The next European war to challenge Russian imperialism was in the Crimea, situated to the west of the Caucuses in the Black Sea and on the edge of the Balkans. Britain played a major role and succeeded once again to maintain its trade routes, which was to the detriment of not only to Russia but to Britain’s allies the Ottomans, not to mention the 20 million ordinary people who were slaughtered, maimed or died of starvation on the battlefields. Ottoman rule was protected by the Treaty of Paris 1852 and the Treaty of Stefano, 1878 brought a peace deal between it and Russia, the cracks were showing.

Subsequent events  paved the way for Turkish nationalism and the dissolution of the empire in 1923. This was inevitable as the attempts at restructuring the empire by a succession of Sultans,  (the Tanzimet), failed to salvage it. To make things worse Egypt had acquired partial  autonomy from the Ottomans in 1867 and a nationalist movement began to grow there, which was hostile to the European powers. Britain had to safe-guard its trade routes and took advantage of Egypt’s mounting national debt, accrued by Ibrahim Pasha’s spending on the infrastructure and managed to buy shares in the Suez canal in 1875.

British Trade Takes Precedence

Britain invaded Egypt in 1882 an action, which followed closely on the heels of the withdrawing Napoleonic troops and was not sanctioned by the European powers. (Egypt and Europe in the 19th Century,  In 1878, under the Cyprus Convention, the Ottoman sultan Ab’ulhamid 2 ceded the administration of Cyprus to Britain, an action that was to have an everlasting impact on the Greeks and the British as well as the Turkish and the Greeks. Though it was said to provide protection for the Ottomans from Russia, strategically the island provided a means to defend the Suez canal and British trade. All these measures served to weaken the Ottoman empire, even though .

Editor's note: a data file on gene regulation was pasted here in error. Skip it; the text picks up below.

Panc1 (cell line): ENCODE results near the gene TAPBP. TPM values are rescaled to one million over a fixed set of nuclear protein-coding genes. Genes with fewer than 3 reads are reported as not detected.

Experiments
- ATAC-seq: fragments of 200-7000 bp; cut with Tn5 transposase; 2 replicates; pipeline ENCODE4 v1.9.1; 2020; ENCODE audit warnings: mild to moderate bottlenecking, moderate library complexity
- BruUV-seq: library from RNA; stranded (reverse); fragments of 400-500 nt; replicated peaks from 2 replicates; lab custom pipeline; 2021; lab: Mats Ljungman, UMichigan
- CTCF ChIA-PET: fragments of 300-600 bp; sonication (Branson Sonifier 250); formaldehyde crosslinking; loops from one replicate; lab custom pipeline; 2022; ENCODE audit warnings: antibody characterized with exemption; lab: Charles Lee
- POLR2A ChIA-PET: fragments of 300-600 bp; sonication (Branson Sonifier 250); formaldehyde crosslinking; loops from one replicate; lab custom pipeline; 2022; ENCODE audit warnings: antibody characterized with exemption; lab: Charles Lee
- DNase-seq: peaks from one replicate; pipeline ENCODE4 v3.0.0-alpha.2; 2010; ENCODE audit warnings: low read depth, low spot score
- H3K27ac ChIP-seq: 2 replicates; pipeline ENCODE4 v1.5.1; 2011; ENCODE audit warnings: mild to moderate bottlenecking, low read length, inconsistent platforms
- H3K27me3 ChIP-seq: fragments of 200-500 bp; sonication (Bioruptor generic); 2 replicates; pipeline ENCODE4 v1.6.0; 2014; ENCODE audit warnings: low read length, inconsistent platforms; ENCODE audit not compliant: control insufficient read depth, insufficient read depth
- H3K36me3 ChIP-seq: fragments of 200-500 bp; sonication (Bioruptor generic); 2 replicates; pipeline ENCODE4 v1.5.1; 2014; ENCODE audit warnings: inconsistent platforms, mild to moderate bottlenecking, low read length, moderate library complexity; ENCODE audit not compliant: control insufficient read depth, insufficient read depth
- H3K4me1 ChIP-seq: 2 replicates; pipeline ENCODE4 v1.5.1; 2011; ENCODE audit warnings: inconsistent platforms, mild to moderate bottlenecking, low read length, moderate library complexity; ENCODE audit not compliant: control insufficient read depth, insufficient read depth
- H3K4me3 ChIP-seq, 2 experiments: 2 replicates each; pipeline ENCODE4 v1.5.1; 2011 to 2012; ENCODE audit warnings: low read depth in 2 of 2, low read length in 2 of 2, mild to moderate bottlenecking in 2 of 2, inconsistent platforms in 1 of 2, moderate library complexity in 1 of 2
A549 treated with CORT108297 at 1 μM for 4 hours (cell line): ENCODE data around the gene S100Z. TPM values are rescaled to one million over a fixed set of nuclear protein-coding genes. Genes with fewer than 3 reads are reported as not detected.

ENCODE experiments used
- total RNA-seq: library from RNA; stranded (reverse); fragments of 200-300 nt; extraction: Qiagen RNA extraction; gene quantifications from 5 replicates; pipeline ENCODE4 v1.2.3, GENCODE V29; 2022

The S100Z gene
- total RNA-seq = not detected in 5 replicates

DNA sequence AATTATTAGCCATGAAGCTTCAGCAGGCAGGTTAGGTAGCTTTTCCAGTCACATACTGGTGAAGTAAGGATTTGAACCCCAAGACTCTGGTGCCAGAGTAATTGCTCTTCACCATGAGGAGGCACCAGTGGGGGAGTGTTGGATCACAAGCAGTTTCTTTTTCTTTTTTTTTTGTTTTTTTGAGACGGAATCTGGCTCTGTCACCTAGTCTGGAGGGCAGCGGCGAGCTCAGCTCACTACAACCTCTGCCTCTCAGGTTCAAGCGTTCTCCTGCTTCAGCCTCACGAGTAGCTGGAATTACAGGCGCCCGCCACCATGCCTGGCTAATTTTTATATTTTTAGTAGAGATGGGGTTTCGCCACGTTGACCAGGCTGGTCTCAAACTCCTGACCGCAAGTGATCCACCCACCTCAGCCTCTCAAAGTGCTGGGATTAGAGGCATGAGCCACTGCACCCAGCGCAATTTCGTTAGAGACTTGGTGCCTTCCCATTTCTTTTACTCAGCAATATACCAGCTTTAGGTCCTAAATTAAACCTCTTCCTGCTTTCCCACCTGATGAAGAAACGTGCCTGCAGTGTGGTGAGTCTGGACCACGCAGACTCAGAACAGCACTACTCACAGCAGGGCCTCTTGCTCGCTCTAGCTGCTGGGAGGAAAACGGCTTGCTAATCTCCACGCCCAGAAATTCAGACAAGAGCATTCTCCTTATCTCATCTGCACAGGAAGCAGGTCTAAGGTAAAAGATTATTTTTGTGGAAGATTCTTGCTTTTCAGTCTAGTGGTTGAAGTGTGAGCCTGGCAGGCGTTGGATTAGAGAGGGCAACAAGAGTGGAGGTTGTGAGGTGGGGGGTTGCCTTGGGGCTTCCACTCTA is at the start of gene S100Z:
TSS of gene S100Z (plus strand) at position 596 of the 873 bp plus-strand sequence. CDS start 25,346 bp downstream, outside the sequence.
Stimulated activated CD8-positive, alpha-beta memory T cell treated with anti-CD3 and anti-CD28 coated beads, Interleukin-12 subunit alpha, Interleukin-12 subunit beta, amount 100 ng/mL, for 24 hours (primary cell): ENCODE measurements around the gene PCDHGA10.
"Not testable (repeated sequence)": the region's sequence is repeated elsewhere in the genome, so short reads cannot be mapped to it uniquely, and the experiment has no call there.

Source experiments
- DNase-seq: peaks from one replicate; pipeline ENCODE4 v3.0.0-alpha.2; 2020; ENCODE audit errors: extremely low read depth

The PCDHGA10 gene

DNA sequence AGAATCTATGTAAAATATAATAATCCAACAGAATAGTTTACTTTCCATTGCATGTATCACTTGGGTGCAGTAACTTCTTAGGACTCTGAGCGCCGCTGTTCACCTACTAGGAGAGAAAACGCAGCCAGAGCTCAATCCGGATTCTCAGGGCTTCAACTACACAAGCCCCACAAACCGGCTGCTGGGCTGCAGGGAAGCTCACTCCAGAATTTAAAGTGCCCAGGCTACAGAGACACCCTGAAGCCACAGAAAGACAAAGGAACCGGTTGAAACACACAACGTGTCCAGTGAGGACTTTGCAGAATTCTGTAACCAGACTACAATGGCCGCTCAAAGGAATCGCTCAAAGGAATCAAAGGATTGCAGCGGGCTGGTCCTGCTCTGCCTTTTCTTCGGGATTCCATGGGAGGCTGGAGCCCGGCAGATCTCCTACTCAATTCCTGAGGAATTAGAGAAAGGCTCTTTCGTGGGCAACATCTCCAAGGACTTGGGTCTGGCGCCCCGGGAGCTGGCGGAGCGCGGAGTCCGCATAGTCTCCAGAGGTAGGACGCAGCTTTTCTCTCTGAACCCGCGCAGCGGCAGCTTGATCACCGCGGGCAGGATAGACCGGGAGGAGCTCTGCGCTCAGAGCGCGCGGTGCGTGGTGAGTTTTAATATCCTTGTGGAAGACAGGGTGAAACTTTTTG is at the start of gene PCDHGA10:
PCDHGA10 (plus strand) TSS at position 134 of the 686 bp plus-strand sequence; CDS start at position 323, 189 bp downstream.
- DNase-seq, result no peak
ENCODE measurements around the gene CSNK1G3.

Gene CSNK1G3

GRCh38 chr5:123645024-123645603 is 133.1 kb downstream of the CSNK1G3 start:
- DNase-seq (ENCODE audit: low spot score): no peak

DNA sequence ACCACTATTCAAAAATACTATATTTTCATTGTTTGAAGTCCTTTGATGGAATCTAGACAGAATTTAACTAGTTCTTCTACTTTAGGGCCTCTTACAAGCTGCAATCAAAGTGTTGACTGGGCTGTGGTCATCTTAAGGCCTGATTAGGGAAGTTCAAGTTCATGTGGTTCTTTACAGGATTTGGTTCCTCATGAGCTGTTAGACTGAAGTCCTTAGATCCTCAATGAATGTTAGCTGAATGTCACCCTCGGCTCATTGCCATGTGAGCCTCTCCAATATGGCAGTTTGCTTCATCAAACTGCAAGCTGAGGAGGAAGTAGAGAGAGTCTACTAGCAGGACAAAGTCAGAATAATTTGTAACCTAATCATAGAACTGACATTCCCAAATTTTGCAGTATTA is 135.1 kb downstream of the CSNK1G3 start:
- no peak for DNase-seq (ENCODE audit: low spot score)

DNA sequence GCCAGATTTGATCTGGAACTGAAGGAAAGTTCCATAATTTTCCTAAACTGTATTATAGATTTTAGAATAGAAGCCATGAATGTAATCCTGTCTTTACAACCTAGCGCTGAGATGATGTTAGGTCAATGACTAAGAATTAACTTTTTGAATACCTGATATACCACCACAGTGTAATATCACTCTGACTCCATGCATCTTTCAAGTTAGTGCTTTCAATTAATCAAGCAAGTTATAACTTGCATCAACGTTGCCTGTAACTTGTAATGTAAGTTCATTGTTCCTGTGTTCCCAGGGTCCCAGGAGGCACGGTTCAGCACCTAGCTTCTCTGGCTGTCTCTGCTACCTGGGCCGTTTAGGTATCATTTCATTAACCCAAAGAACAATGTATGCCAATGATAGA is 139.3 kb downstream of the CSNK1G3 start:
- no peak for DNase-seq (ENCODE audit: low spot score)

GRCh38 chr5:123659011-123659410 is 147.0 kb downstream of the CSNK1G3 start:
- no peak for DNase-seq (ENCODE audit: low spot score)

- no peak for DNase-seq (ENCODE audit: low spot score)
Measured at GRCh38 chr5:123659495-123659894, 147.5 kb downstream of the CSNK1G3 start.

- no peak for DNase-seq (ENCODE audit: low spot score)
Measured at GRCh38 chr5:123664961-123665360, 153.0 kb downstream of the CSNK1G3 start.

Donald Bloxham in his book The Great Game of Genocide: Imperialism, Nationalism, and the Destruction of the Ottoman Armenians writes that those, who maintain it was the interventionist policies of powers like Britain and Russia that instigated the Armenian revolt, are merely apologists for the actions of the Ottomans. It cannot be denied though, that the Armenian revolutionaries were inspired by events in the Balkans, not least the Bulgarian rebellion of 1876 and as, Mr Bloxham asserts, Armenian revolutionary tendencies did shape Ottoman policy towards them.

William Gladstone, the British liberal politician and former prime minister, who was in opposition at the time, wrote a pamphlet entitled The Bulgarian Horrors and the Question of the East, which condemned the treatment of the Christians by the Ottomans. His stance invoked much popular support in Britain but for the then Tory prime minister, Benjamin Disraeli, the preservation of Britain’s empire and its economic interests was the main priority. The prevention of the Russian incursion into the Balkans and Asia minor thus entailed the continued alliance with the Ottoman authorities.

The politicking between the British Liberals and the Tories at this time is fascinating. John Charmley gives an account of the power struggles, both outside and inside Britain as he describes the astute statesmanship of Benjamin Disraeli. See Splendid Isolation?: Britain, the Balance of Power and the Origins of the First World War

This entry is getting a bit long so will continue in part 3, the Balkans and the Armenian revolutionaries.